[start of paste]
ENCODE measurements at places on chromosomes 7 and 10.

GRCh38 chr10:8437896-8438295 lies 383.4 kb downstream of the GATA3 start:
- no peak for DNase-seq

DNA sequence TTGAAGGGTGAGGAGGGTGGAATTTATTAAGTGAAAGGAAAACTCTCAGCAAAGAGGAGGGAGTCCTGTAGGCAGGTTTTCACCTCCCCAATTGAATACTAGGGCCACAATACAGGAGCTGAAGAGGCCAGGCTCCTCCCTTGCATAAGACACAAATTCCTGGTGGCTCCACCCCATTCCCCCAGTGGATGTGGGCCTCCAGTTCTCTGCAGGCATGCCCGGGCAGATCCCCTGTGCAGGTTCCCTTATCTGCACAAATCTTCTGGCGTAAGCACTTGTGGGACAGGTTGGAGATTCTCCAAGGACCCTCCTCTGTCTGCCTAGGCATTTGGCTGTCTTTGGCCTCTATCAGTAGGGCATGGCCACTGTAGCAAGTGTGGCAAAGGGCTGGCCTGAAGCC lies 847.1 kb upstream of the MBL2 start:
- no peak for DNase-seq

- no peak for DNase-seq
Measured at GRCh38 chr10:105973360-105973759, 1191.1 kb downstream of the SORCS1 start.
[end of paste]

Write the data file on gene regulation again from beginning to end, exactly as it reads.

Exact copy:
ENCODE measurements at places on chromosomes 7 and 10.

GRCh38 chr10:8437896-8438295 lies 383.4 kb downstream of the GATA3 start:
- no peak for DNase-seq

DNA sequence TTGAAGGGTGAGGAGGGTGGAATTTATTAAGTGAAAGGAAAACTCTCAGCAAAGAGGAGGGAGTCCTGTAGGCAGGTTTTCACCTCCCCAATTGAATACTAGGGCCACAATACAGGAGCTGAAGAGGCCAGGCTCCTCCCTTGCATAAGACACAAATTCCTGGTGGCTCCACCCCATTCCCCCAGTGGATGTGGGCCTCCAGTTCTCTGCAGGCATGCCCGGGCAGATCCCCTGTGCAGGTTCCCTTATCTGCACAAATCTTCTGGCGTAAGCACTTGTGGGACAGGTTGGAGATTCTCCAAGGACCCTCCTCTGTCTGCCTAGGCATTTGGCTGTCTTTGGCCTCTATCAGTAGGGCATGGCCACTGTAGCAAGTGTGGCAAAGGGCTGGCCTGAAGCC lies 847.1 kb upstream of the MBL2 start:
- no peak for DNase-seq

- no peak for DNase-seq
Measured at GRCh38 chr10:105973360-105973759, 1191.1 kb downstream of the SORCS1 start.